San Diego, Calif. -- More than four decades ago, while I was a Naval Academy Midshipman visiting this delightful seaport city, one of my summer reading texts was "Sufferings in Africa." Originally published in 1817 by Capt. James Riley, the book is said to have influenced young Abraham Lincoln profoundly to the necessity for abolishing slavery. The tome ought to be required reading for U.S. politicians and diplomats who insist that meeting and talking with Iranian officials -- as they did this week in Baghdad -- can be a productive endeavor.
Without giving away too much, Riley's account of what he endured nearly two centuries ago as a shipwrecked American merchant sea captain, enslaved by "Mohammedan Arabs" -- as he called his captors -- is still relevant today. His observations are particularly germane to how we deal with modern radical Islamists, the prospect of a nuclear Jihad being waged against us and the fate of westerners in their hands.
Riley's perspective is that of a devout, articulate Christian who suffered terribly in the clutches of men who "performed all the rituals of their religion," but who "set no bounds to their anger and resentment, and regard no law but that of superior force." It's a lesson that's been missed by those who believe we can find common ground by talking with the theocrats running Iran.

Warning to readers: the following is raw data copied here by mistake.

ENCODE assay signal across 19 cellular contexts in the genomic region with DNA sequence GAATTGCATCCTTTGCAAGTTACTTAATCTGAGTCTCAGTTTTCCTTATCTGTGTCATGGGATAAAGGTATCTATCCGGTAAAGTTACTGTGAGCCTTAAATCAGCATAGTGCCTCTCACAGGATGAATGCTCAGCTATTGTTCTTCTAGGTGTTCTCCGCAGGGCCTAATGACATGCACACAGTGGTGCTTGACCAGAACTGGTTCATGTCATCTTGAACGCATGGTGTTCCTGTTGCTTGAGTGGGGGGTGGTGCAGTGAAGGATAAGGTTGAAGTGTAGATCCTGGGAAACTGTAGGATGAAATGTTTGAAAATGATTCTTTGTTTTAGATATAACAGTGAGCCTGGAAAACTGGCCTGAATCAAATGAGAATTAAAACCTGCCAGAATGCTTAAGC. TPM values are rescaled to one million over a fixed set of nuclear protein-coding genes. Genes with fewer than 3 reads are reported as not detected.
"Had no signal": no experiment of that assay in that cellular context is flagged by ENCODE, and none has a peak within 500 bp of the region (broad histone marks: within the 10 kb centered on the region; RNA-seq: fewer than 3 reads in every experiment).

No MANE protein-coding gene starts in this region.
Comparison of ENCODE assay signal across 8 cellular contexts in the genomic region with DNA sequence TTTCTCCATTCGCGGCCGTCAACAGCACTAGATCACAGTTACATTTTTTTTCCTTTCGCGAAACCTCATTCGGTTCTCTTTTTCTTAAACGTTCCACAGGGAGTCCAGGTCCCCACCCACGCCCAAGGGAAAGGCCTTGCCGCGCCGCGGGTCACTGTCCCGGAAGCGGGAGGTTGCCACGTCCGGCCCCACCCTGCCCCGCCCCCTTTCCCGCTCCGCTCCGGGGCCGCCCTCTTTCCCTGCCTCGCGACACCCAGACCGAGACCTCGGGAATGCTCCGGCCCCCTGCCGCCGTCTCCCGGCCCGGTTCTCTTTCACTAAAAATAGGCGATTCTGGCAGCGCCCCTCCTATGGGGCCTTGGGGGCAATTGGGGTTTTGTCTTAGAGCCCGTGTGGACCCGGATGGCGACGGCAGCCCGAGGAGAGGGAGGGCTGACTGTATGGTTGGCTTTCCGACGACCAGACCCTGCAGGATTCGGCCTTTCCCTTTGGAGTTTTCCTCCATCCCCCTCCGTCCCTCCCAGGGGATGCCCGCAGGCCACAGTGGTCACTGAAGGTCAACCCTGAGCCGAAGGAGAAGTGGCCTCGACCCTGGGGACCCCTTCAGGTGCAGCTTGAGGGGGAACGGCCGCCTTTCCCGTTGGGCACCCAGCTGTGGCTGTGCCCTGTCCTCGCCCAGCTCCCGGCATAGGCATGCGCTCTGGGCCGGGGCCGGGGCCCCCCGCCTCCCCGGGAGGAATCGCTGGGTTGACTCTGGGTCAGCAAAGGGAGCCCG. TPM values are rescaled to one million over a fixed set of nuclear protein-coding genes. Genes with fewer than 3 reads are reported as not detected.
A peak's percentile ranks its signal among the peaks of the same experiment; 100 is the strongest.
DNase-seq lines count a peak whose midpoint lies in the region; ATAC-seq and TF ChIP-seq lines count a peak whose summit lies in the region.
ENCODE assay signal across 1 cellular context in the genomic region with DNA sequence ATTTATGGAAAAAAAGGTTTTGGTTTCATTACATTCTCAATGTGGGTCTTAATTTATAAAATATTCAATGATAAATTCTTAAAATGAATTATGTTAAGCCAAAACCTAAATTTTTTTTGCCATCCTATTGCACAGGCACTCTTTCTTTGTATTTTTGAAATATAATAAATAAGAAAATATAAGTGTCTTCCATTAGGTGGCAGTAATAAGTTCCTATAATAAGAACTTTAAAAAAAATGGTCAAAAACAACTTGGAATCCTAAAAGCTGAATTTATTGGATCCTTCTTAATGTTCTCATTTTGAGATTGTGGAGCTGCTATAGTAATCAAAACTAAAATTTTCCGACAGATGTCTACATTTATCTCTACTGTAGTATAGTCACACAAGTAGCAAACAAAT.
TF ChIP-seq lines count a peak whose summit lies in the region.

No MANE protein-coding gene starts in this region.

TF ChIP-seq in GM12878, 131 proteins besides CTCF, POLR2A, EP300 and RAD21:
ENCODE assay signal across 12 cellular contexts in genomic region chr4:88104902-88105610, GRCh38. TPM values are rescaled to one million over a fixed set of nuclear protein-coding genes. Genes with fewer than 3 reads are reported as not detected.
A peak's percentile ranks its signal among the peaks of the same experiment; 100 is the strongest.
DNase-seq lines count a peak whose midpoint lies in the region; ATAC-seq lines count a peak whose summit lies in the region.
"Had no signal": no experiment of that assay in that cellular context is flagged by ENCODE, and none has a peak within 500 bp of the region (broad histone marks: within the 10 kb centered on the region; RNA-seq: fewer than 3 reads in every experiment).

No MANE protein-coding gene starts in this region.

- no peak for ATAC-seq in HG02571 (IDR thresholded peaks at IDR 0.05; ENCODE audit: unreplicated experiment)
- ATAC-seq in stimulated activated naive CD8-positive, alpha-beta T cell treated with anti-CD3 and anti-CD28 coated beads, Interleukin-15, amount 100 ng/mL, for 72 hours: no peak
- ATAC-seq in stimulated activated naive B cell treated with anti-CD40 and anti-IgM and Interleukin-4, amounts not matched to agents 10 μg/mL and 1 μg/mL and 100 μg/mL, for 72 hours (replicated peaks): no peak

Riley would not be surprised at the lack of progress in our discussions with the Iranian regime. The teacups barely had been picked up after this week's Green Zone gab fest between U.S. Ambassador Ryan Crocker and Iranian Ambassador Hassan Kazemi Qomi before Iran's President, Mahmoud Ahmadinejad, appeared before the television cameras to declare that Iran's quest for nuclear weapons would continue unabated.
"Iran will never abandon its peaceful (nuclear) work," Reuters quoted Mr. Ahmadinejad saying the day after the Pelosi/Reid-inspired talks between the United States and Iran and a day before U.N. nuclear inspectors were due to arrive in Iran. While some might consider this indicative of Iranian intransigence, our State Department deemed the statement irrelevant because the talks focused on "other matters."
It turns out that the "other matters" for the talks were neither Iranian human rights abuses nor the fate of four American hostages now being held by Iran. If we must "talk," both of these issues should have been on the agenda -- along with the race to acquire nuclear bombs. But these matters apparently are deemed irrelevant to those who believe that simply sitting down at a table for a chat is indicative of progress.
Oliver North is a nationally syndicated columnist, the host of War Stories on the Fox News Channel, the author of the new novel Heroes Proved and the co-founder of Freedom Alliance, an organization that provides college scholarships to the children of U.S. military personnel killed or permanently disabled in the line of duty. Join Oliver North in Israel by going to www.olivernorthisrael.com.